- Mapp hearing — To determine whether physical evidence should be suppressed due to an illegal search or seizure; the prosecution has the burden of going forward to show legality of the police conduct while the defendant has the burden of proof (if the issue is whether or not consent to search was given, the prosecution must prove, by clear and convincing evidence, that the consent was voluntarily given).
- Sandoval hearing — This hearing seeks to bar the prosecutor from bringing up the defendants prior bad acts or convictions as a way to impeach the defendant; the defendant must provide the court with prior crime or misconduct and has the burden of showing that the prejudicial value of such evidence outweighs the probative value. This hearing may be held immediately before trial begins.
- Ventimiglia hearing — To determine the admissibility of prior uncharged criminal, vicious or immoral acts; the prosecutor must obtain a ruling if it plans to use such evidence and must show that it admissibility of the evidence would be directly probative of the crimes charged.
- Wade hearing — To determine the admissibility or suggestiveness of a witness’ identification of the defendant (i.e., lineup, showup, photo array, etc.); the defendant must show that the identification procedure was unduly suggestive. If the court finds that the identification was unduly suggestive, and no independent basis for the identification is proven by the prosecutor by clear and convincing evidence, the identification may be suppressed and the prosecutor could be barred from asking the witness to identify the defendant during trial.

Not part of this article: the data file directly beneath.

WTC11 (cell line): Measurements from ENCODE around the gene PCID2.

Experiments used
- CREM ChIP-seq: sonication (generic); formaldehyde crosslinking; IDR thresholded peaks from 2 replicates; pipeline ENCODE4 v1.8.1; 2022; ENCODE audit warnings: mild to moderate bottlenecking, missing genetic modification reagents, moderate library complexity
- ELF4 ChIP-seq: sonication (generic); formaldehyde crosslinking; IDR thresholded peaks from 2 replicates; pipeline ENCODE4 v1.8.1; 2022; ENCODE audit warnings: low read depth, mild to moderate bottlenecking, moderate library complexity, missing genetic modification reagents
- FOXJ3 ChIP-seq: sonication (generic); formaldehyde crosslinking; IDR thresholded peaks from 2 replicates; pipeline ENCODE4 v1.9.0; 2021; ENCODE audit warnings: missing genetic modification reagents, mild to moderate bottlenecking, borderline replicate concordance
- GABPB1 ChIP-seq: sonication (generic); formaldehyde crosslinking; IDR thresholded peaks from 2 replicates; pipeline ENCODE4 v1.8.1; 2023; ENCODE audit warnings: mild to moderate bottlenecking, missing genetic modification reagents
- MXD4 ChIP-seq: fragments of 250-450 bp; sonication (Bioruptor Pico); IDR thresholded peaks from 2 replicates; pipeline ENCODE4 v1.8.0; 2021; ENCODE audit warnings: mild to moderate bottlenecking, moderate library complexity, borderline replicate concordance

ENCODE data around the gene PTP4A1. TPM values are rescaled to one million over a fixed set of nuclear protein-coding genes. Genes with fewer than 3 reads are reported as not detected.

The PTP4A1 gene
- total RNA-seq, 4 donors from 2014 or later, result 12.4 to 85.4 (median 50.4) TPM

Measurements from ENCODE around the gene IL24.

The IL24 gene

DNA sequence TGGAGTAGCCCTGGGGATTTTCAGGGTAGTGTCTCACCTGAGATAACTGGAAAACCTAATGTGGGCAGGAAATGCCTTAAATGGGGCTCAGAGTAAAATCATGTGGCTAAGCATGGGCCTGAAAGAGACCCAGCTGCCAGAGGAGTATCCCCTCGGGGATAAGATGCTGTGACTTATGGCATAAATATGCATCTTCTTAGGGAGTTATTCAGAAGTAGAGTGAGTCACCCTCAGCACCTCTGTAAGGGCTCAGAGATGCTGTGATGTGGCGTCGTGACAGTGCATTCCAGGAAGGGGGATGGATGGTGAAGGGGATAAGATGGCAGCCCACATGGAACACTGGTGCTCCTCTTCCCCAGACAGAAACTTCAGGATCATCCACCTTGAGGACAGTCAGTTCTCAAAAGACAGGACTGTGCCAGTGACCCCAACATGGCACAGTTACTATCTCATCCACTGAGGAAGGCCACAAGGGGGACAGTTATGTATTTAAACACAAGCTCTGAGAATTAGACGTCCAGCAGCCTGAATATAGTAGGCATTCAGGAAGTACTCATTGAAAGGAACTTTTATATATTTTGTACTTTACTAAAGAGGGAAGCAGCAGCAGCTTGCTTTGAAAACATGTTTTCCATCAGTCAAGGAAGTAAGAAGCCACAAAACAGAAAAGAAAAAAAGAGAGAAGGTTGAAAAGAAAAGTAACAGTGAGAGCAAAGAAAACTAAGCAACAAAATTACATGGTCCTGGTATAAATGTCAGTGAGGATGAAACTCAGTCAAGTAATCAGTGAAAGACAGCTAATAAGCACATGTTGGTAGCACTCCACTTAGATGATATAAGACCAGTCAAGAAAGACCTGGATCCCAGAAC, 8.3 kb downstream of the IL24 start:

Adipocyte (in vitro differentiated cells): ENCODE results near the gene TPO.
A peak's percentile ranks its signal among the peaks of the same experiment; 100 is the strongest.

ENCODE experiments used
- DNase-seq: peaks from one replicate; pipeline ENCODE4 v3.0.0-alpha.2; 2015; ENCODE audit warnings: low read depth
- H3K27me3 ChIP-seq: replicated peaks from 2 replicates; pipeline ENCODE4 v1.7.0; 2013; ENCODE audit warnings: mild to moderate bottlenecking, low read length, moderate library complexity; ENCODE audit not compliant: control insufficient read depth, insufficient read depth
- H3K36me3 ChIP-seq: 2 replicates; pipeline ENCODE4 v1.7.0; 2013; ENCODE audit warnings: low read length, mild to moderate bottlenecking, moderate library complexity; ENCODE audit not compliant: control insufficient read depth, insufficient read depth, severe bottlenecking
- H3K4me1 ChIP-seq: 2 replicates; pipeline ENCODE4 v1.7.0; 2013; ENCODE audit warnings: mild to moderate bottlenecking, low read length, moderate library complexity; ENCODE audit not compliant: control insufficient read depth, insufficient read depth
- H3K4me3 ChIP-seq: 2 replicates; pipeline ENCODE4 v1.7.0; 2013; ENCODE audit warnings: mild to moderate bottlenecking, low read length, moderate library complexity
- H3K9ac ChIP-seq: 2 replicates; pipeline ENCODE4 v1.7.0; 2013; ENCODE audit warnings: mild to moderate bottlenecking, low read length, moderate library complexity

- The prosecutor must bring your case to trial within a certain time after your arrest or indictment. In Class A misdemeanor cases the prosecutor has 90 days from the filing of the misdemeanor complaint in criminal court in which to answer “ready” for trial. In felony cases, excluding homicide charges, the prosecutor generally must answer “ready” within six months of the filing of the felony complaint in criminal court. Keep in mind that the speedy trial requirement does not require that the trial actually begins within that time period, only that the prosecutor be prepared to go to trial. Additionally, there are certain time periods that are not attributable to the prosecution and therefore are excluded from the speedy trial time calculation. If the prosecutor fails to answer “ready” within the required time limit, the judge, upon your attorney’s motion, must dismiss your case. The relevant statute is Criminal Procedure Law §30.30. The speedy trial provisions and calculations can be fairly complex and for an accurate calculation it is important to consult with an attorney.Contact us